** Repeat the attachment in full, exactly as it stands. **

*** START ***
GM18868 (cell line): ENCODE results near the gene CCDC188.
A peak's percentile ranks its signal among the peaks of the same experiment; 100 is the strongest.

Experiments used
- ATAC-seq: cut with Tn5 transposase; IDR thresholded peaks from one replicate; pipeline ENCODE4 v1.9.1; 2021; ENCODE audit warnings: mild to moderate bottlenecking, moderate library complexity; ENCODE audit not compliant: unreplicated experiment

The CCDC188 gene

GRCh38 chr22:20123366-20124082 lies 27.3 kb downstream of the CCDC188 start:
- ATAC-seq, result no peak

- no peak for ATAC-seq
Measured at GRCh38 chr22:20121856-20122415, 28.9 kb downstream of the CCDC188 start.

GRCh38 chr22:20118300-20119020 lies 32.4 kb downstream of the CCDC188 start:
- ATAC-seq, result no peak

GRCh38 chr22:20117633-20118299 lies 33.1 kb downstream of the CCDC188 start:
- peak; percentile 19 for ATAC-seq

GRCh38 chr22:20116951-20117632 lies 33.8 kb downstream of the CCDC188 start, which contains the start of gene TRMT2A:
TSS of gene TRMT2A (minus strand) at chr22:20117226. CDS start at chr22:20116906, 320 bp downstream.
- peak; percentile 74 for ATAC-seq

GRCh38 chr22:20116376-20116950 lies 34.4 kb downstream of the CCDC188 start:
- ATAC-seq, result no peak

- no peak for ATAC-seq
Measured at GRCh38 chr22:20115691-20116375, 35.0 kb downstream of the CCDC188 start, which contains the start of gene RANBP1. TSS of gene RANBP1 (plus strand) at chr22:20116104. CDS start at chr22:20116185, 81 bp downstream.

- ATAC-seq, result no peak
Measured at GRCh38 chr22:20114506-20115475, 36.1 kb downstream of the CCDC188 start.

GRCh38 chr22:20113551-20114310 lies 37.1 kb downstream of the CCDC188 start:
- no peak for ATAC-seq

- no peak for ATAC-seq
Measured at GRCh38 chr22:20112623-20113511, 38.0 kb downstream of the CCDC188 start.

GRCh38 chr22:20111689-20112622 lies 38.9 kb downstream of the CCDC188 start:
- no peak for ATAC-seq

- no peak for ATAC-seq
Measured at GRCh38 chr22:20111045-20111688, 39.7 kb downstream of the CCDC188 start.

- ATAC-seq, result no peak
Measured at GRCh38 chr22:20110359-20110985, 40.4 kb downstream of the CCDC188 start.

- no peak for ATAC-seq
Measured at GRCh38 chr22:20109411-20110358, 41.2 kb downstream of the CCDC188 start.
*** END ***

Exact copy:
GM18868 (cell line): ENCODE results near the gene CCDC188.
A peak's percentile ranks its signal among the peaks of the same experiment; 100 is the strongest.

Experiments used
- ATAC-seq: cut with Tn5 transposase; IDR thresholded peaks from one replicate; pipeline ENCODE4 v1.9.1; 2021; ENCODE audit warnings: mild to moderate bottlenecking, moderate library complexity; ENCODE audit not compliant: unreplicated experiment

The CCDC188 gene

GRCh38 chr22:20123366-20124082 lies 27.3 kb downstream of the CCDC188 start:
- ATAC-seq, result no peak

- no peak for ATAC-seq
Measured at GRCh38 chr22:20121856-20122415, 28.9 kb downstream of the CCDC188 start.

GRCh38 chr22:20118300-20119020 lies 32.4 kb downstream of the CCDC188 start:
- ATAC-seq, result no peak

GRCh38 chr22:20117633-20118299 lies 33.1 kb downstream of the CCDC188 start:
- peak; percentile 19 for ATAC-seq

GRCh38 chr22:20116951-20117632 lies 33.8 kb downstream of the CCDC188 start, which contains the start of gene TRMT2A:
TSS of gene TRMT2A (minus strand) at chr22:20117226. CDS start at chr22:20116906, 320 bp downstream.
- peak; percentile 74 for ATAC-seq

GRCh38 chr22:20116376-20116950 lies 34.4 kb downstream of the CCDC188 start:
- ATAC-seq, result no peak

- no peak for ATAC-seq
Measured at GRCh38 chr22:20115691-20116375, 35.0 kb downstream of the CCDC188 start, which contains the start of gene RANBP1. TSS of gene RANBP1 (plus strand) at chr22:20116104. CDS start at chr22:20116185, 81 bp downstream.

- ATAC-seq, result no peak
Measured at GRCh38 chr22:20114506-20115475, 36.1 kb downstream of the CCDC188 start.

GRCh38 chr22:20113551-20114310 lies 37.1 kb downstream of the CCDC188 start:
- no peak for ATAC-seq

- no peak for ATAC-seq
Measured at GRCh38 chr22:20112623-20113511, 38.0 kb downstream of the CCDC188 start.

GRCh38 chr22:20111689-20112622 lies 38.9 kb downstream of the CCDC188 start:
- no peak for ATAC-seq

- no peak for ATAC-seq
Measured at GRCh38 chr22:20111045-20111688, 39.7 kb downstream of the CCDC188 start.

- ATAC-seq, result no peak
Measured at GRCh38 chr22:20110359-20110985, 40.4 kb downstream of the CCDC188 start.

- no peak for ATAC-seq
Measured at GRCh38 chr22:20109411-20110358, 41.2 kb downstream of the CCDC188 start.